Lt. Cmdr. Data, on a mission to observe the race of Ba'ku, suddenly behaves as if having to fear for his existance. The peaceful Ba'ku, whose planet offers regenerative radiation and therefore incredible lifespans, live in harmony with nature and reject any kind of technology. Their planet and their culture is studied by the starfleet and the associated Son'a - in secrecy. But the So'na, lead by Ru'afo, intend to abduct the Ba'ku in order to take the planet for themselves and for the starfleet officials who all would like to regenerate their bodies. But they did not think of the loyalty of the Enterprise's crew to the Prime Directive.
Directed by: Jonathan Frakes
. Starring: Patrick Stewart
, Jonathan Frakes
, Brent Spiner
, LeVar Burton
, Michael Dorn
, Gates McFadden
, Marina Sirtis
, F. Murray Abraham
, Donna Murphy
, Anthony Zerbe
, Gregg Henry
, Daniel Hugh Kelly
, Michael Welch
. Music by: Jerry Goldsmith
When comparing all ten films made in the "Star Trek" genre, the majority will probably agree that the finest films of this series are numbers II (1982), VI (1991) and VIII (1996). When considering the essence of these films, a certain degree of formulation can be constructed in regard to the "perfect" film. Irrelevant of which crew, whether Picard or Kirk led, the truly great films are those which have action, a decent plot, banter amongst the crew, enough scenes involving the ship and an amazing enemy. In "Star Trek II: The Wrath Of Khan" we had all of these points, the same being true of "The Undiscovered Country" and "First Contact". With this ninth encounter however, we are given a film full of crew banter, a decent plot and action, but for the majority of the time the story is set on a planet and the enemy is actually rather pathetic.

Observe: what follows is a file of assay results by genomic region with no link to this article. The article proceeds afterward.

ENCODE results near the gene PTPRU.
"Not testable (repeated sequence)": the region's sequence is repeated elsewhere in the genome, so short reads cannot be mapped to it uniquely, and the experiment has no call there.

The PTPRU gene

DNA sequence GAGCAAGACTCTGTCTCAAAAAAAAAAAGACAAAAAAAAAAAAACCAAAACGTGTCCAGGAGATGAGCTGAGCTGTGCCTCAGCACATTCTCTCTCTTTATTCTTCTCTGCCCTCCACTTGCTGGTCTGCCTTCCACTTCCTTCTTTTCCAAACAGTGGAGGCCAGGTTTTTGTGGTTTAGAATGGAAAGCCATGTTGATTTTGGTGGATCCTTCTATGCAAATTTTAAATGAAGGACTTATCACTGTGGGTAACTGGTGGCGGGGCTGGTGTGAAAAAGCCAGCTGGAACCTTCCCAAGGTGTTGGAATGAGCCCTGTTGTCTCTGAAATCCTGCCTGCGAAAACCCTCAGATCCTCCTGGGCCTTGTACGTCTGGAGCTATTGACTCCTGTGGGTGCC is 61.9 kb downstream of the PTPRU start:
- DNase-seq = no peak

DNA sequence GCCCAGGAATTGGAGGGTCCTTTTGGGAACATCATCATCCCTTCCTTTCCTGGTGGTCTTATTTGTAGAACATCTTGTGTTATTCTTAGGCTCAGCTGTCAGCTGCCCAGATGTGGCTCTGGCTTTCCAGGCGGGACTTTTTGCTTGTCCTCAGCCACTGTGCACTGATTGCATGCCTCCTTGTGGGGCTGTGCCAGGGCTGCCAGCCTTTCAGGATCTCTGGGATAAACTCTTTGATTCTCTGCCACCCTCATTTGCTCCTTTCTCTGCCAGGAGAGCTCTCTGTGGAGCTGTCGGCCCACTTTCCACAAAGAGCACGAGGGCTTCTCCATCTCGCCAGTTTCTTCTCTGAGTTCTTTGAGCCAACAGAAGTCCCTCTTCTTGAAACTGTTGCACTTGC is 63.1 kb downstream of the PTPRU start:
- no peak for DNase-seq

In "Star Trek: Insurrection", Captain Picard travels to an area of space known as the Briar Patch to retrieve Commander Data. Data, who's actions are eventually explained, has gone berserk attacking a Federation outpost as they study a supposedly Prewarp society. When Picard arrives however, he is confronted with a conflict between Federation Orders and a peaceful society which simply wishes to exist. Forced to choose between duty and morality, Picard chooses the obvious answer and sets forth to protect the peaceful Baku from the evil Sonar.
If the previous formula of "plot + banter + ship + enemy + action decent film" is correct, then the only way to analyse "Star Trek: Insurrection" is to consider whether it fills these categories.
Firstly, this film succeeds because it actually has quite a decent plot. By considering the moral implications of an action and having the Federation being on the negative side, it succeeds in making us support Picard's rebellious tendencies. At the same time as this, we are presented to Riker and Troi's blossoming relationship as the two accept their mistakes and link up again. Returning to where they were when the very first episode of the series was shown, these two characters have always meant to be together and this episode's actions lead on nicely to the wedding in the next film. Finally on a plus point, for one brief spell, the ship and action combine themselves well in the assault by the Sonar. Whilst this scene is slightly ridiculed by Riker's use of a joystick to control an enormous ship, in general the mammoth fight scene with the Enterprise being attacked is monumental in that we finally get to see the ship in action.